First, assemble your crew. You’re going to need an admin assistant, a dietitian, a medical assistant…. Just kidding. You’re all those things now.
Get organized. It is so frustrating how much there is to juggle in regards to the insurance forms, prescriptions, ordering refills (when does your insurance authorize the next refill?), and yet another supplier- the pump company. You may not need that (pump info) at first, but you may find you’re adding that to the list before you even know what hit you. If you have a superstar organizer in your family, delegate! But if you’re like me, and your family consists of you and your baby, then just be sure to leave at least the tiniest amount of time for this. It’s important.
Stockpile. Along a similar vein as above, be organized. Know your supplies and how much you have of them. So many supplies. Blood glucose meter, test strips, lancing devices, lancets, insulin- in some cases more than one type of insulin, ketone meter, ketone test strips ( see Ketones- how high can you go? ) and then the endless pump supplies…. And batteries! For your pump and the meter. And an extra meter. The first mistake I made in management of my supplies was to not reorder test strips in time. I use a mail order pharmacy, and I was not getting a straight answer from them or my insurance company on when I could reorder and somehow got dangerously low. I check this kid over ten times a day. I can’t run out. But I did. I started using extra meters gleaned from doctor’s visits (most came with a little ten strip supply). I could always go down to the neighborhood pharmacy and pay for it out of pocket. That’s too expensive of a mistake to make. Luckily, I pieced together enough supplies to make it until the big shipment.
Keep a log book. No, throw out your log book and get a good-sized monthly planner that has plenty of space to write when your kid woke up, what his blood sugar was, how much insulin you gave for breakfast, what he was the next time you checked him, and so on. It would be really helpful at first if you also wrote down the types of food you gave him. You’ll find that milk and pasta have way different absorption times. That’s just one example. Write it down. And try to note times of higher activity. This may sound pretty tedious, but don’t worry, soon you’ll see patterns and won’t need to write most, if any, of it down. You will have every blood sugar check, timepoint of insulin administration, number and type of carbohydrate consumed, and minutes running around the park filed away every day.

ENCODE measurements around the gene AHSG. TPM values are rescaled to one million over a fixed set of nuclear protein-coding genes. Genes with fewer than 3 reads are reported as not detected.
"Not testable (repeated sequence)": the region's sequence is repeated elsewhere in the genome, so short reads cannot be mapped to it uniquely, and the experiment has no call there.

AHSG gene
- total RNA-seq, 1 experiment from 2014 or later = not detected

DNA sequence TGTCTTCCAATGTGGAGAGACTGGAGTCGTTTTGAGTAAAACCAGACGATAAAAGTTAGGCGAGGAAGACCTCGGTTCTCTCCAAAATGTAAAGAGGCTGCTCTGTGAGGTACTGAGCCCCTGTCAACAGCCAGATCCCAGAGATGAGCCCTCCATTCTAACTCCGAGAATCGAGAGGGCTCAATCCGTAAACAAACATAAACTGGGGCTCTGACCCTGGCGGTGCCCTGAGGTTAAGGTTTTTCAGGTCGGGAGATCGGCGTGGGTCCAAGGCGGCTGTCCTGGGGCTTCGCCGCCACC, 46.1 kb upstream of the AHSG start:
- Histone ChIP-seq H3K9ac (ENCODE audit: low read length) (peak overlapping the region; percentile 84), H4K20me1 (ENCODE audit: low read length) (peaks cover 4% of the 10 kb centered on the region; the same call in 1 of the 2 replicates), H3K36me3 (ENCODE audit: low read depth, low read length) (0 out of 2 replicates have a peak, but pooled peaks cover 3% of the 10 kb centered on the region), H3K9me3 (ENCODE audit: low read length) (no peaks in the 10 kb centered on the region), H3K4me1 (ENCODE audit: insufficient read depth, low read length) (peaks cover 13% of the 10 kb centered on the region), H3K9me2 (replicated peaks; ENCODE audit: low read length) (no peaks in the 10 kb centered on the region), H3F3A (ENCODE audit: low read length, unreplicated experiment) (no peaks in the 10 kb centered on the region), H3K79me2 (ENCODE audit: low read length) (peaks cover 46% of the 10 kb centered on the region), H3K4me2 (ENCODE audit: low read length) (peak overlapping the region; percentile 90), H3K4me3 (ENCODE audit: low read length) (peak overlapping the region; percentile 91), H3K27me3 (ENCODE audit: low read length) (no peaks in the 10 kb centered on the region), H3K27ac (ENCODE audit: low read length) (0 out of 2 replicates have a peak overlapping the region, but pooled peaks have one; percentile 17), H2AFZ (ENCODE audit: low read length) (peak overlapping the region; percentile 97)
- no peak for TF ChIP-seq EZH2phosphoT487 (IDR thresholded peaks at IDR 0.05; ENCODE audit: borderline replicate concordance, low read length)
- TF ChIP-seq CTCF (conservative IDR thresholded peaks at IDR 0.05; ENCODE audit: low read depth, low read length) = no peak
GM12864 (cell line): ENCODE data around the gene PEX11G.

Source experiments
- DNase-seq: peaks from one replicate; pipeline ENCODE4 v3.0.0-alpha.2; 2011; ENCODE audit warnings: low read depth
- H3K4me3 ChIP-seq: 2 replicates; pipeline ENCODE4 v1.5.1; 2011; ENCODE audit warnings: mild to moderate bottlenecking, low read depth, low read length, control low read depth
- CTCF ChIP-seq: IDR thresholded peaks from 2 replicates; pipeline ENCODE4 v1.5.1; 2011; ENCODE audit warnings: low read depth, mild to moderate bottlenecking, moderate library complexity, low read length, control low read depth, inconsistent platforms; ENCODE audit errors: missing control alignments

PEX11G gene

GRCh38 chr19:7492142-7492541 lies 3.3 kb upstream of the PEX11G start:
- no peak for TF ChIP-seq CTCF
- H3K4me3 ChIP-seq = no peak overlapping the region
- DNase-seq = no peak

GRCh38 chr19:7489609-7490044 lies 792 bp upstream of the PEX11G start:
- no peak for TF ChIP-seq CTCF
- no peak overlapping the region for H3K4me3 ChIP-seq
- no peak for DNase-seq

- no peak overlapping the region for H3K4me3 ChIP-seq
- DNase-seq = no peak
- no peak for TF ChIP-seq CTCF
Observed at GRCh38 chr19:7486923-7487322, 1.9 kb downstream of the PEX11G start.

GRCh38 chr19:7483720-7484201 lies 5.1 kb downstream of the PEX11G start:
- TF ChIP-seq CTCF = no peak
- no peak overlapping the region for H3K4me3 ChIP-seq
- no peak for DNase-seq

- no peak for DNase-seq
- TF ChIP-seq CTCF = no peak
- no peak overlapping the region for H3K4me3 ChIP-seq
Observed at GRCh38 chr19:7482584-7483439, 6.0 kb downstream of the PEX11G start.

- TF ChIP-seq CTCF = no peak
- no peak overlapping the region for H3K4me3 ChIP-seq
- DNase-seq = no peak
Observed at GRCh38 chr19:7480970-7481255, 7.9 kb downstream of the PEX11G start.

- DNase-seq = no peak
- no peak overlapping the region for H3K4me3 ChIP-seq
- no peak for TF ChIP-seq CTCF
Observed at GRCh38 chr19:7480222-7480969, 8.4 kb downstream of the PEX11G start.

Read, read, read. Books on Diabetes. Websites. Blogs. SUPPORT GROUPS! I joined an online support group for parents of type 1 kids in the Bay Area of California- Brave Buddies. This group has been a life-saver. There have been times I have posted a question and gotten plenty of responses way before our diabetes educators were able to get back to me. Any time of day or night. These parents don’t sleep. And read books on counting carbs. Websites that have carb counts- like Calorieking.com. Oh yeah, and while we’re on the subject of carbs, get a scale. I had a scale that in a previous life was used for measuring ingredients for bread (weight is so much more precise than measuring cups, bakers!) and it works just fine. I used to weigh or measure most things, but as in the case of the log book, soon it became second nature to estimate carb counts.
Eat something. Yes, you. I was running on fumes the first few months (which is definitely not in my nature- I used to think about what I wanted for dinner while eating lunch!). I realized the danger of it one day when I had taken Ben to a research study visit in San Francisco. It was an asthma prevention study of all things. At any rate, before the study visit, we stopped at Ike’s in the Castro, and I picked up the second best sandwich I’ve had in my entire life. I wolfed it down outside the hospital building the few minutes I had before the visit. It may have been the first bit of solid food my body had dealt with in a while. Half-way though the study visit, I had some weird vasovagal response and almost passed out. Meanwhile I was realizing it had been a while before I had checked the boy’s blood sugar, and how was I going to do that when I couldn’t stand up, and …..fade to …almost black. Snapped back before passing out, but I learned my lesson.
Speaking of mistakes. You will make them. Learn from them and move on. I’ve had plenty of doozies where I thought afterwards, holy shit, I can’t believe I didn’t kill him. I’ll devote a separate post to those times.
Get tested. Get everyone tested. Congratulations. You and yours now qualify for a research study in which you can get your blood tested for antibodies that would indicate you (or another child of yours or a nephew or —) have a risk for developing Type 1 Diabetes. Check out Trialnet . The goal of this research is to prevent, delay, and reverse the progression of type 1 diabetes. It’s worth the blood draw.
ENJOY YOUR BABY! In the first few days after my son’s diagnosis, I was most saddened by what I perceived as a loss of the little things that are so sweet about the little guys. I felt too overwhelmed to even think about any “firsts” that day or cute expressions…or anything really. That goes away!! It gets better! You can manage diabetes and have your baby back.